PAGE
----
- NAME: Amy Winehouse
- OCCUPATION: Entrepreneur, Songwriter, Singer
- BIRTH DATE: September 14, 1983
- DEATH DATE: July 23, 2011
- EDUCATION: Sylvia Young Theatre School
- PLACE OF BIRTH: Southgate, London, England, United Kingdom
- PLACE OF DEATH: Camden, London, England, United Kingdom
- Full Name: Amy Jade Winehouse
- AKA: Amy Winehouse
Best Known For
Amy Winehouse won five Grammy Awards for her 2006 album Back to Black, and is remembered for songs like "Rehab," "Back to Black" and "Valerie." She died in 2011, at age 27.
Amy Winehouse - Wild Nights (1:08)
Amy Winehouse - Goals (1:10)
Amy Winehouse - Having Fun (1:02)
Perez Hilton talks about what she'd do when she was unable (or unwilling) to perform.
Sylvia Young remembers the first time she met Amy and reads an unusually prophetic letter written by the young star.
Stefan Skarbek talks about Amy's flighty fun nature.
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Born in London, England, on September 14, 1983, Amy Winehouse broke into the music business when, at age 16, a classmate passed on her demo tape. She signed her first record deal as a jazz vocalist, and her music later blossomed into an eclectic mix of jazz, pop, soul and R&B. Winehouse won five Grammy Awards for her 2006 album Back to Black, and earned acclaim for songs like "Rehab," "Back to Black" and "Valerie." Winehouse died tragically on July 23, 2011, at the age of 27,
"I don't think your ability to fight has anything to do with how big you are. It's to do with how much anger is in you."
"I don't listen to a lot of new stuff. I just like the old stuff. It's all quite dramatic and atmospheric. You'd have an entire story in song."
from accidental alcohol poisoning.
Amy Jade Winehouse was born on September 14, 1983, in the suburb of Southgate in London, England. Her father, Mitch Winehouse, worked as a cab driver, while mother Janis was employed as a pharmacist. Winehouse's upbringing was surrounded by jazz; many of her uncles on her mother's side were professional jazz musicians, and her grandmother was once romantically involved with British jazz legend Ronnie Scott. Because of this musical background, Winehouse grew up listening to a diverse range of music, from James Taylor to Sarah Vaughan. At the age of 10, she became drawn to the rebellious spirit of TLC, Salt-N-Pepa and other American R&B and hip-hop acts, and founded a short-lived amateur rap group called Sweet 'n Sour.
At the age of 12, Winehouse was accepted into the prestigious Sylvia Young Theatre School, and a year later she received her first guitar. But by the age of 16, Winehouse was expelled for "not applying herself" and piercing her nose. That same year, she caught her first big break when a schoolmate and close friend, pop singer Tyler James, passed her demo tape to his label, A&R, who was searching for a jazz vocalist. The opportunity led her to a record deal with Island/Universal.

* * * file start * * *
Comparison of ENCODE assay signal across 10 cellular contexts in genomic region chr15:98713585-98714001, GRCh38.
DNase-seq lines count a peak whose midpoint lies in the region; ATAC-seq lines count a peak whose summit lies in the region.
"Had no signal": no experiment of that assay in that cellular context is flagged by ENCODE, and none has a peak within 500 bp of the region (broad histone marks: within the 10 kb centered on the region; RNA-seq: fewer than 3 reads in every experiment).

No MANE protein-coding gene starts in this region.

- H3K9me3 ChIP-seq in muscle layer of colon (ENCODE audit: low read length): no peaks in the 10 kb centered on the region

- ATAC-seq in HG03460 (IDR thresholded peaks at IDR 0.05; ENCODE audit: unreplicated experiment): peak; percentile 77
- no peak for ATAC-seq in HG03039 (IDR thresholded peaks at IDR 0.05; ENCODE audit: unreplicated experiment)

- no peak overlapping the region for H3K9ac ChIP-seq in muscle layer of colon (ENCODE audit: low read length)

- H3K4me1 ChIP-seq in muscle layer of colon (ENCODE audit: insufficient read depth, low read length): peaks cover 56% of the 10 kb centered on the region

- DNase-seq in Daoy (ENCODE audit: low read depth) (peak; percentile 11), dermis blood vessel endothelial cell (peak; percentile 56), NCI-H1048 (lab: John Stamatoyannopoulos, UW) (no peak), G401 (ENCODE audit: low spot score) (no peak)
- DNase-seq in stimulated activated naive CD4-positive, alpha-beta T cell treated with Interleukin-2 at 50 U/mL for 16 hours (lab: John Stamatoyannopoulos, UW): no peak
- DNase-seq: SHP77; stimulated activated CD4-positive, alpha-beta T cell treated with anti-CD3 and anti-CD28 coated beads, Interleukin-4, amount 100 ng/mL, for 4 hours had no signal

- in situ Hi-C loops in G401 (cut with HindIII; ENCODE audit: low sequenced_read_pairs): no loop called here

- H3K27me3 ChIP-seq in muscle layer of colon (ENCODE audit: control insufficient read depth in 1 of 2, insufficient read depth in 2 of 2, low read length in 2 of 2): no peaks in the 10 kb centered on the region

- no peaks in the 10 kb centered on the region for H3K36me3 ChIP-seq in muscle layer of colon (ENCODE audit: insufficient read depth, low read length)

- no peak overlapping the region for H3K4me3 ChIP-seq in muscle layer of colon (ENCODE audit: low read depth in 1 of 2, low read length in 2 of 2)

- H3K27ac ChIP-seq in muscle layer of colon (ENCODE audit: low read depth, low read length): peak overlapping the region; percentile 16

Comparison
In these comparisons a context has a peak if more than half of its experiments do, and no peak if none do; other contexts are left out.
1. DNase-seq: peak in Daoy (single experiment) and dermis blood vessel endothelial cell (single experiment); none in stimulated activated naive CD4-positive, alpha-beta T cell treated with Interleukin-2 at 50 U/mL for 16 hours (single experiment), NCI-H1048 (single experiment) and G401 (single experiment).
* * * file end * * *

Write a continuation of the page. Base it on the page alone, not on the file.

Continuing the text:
Her debut album, Frank (2003), was a critically acclaimed mixture of jazz, pop, soul, and hip-hop. The album was nominated for the Mercury Music Prize as well as two BRIT awards for Best Female Solo Artist and Best Urban Act. The debut single on the album, "Stronger Than Me," earned the new artist an Ivor Novello award. Frank also hit double platinum status.
During this time, Winehouse began developing a reputation as an unstable party girl, often showing up to her club or TV performances too drunk to sing a whole set. She also started a tumultuous, on-again-off-again relationship with music video assistant, Blake Fielder-Civil, who admitted to introducing Winehouse to hard drugs. In public, the couples' arguments often devolved into fist-fights and dramatic scenes. In private, their romance centered around drugs, alcohol, physical abuse and even self-harm.
By 2006, her management company finally suggested that Winehouse enter rehab for alcohol abuse. Instead, she dumped the company and turned the experience into the lead single for her second, critically acclaimed, album, Back to Black (2006). The song "Rehab," which discussed her refusal to receive treatment for substance abuse, became an instant Top 10 hit in the United Kingdom, and earned the artist another Ivor Novello award for best contemporary song.
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